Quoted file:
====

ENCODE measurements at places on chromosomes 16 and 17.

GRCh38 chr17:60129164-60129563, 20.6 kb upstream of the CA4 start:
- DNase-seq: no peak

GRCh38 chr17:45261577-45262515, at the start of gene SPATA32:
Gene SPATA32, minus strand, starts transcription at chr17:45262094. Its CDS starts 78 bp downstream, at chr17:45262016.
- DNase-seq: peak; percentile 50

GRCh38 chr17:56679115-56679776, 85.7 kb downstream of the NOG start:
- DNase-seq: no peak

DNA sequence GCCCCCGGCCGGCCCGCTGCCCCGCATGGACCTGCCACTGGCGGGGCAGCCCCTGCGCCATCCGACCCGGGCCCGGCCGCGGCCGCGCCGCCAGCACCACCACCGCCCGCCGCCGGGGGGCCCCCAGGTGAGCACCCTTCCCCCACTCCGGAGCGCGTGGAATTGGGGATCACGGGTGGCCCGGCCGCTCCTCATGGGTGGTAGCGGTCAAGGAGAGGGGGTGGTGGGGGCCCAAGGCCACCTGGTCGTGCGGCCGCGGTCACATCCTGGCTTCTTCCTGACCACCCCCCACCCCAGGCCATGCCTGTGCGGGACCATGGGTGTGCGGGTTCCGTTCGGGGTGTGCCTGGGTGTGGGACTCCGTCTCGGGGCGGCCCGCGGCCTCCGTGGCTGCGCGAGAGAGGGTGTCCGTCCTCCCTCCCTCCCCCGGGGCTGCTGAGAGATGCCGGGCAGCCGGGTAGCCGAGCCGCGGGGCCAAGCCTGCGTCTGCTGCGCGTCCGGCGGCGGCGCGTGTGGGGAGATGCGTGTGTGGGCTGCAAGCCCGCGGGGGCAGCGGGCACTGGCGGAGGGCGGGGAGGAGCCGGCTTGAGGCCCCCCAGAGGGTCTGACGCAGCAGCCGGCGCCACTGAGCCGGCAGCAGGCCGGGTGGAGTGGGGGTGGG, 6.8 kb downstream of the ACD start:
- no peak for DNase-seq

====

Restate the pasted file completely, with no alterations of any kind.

ENCODE measurements at places on chromosomes 16 and 17.

GRCh38 chr17:60129164-60129563, 20.6 kb upstream of the CA4 start:
- DNase-seq: no peak

GRCh38 chr17:45261577-45262515, at the start of gene SPATA32:
Gene SPATA32, minus strand, starts transcription at chr17:45262094. Its CDS starts 78 bp downstream, at chr17:45262016.
- DNase-seq: peak; percentile 50

GRCh38 chr17:56679115-56679776, 85.7 kb downstream of the NOG start:
- DNase-seq: no peak

DNA sequence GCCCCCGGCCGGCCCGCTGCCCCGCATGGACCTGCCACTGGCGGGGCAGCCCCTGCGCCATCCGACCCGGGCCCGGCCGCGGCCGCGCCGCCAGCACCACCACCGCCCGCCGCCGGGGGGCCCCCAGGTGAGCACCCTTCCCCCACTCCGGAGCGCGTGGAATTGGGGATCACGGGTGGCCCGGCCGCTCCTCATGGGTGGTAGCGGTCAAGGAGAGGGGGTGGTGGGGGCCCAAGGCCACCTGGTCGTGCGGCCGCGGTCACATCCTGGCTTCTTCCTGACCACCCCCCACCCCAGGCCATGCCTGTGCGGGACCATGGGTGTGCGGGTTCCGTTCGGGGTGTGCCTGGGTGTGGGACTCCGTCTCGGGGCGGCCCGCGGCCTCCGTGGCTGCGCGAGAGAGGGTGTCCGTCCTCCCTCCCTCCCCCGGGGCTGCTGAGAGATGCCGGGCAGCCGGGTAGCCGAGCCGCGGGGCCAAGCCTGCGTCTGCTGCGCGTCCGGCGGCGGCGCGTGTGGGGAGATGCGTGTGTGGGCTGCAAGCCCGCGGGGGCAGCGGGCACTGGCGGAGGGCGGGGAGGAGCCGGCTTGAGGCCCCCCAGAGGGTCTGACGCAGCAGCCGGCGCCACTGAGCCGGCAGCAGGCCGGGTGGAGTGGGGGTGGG, 6.8 kb downstream of the ACD start:
- no peak for DNase-seq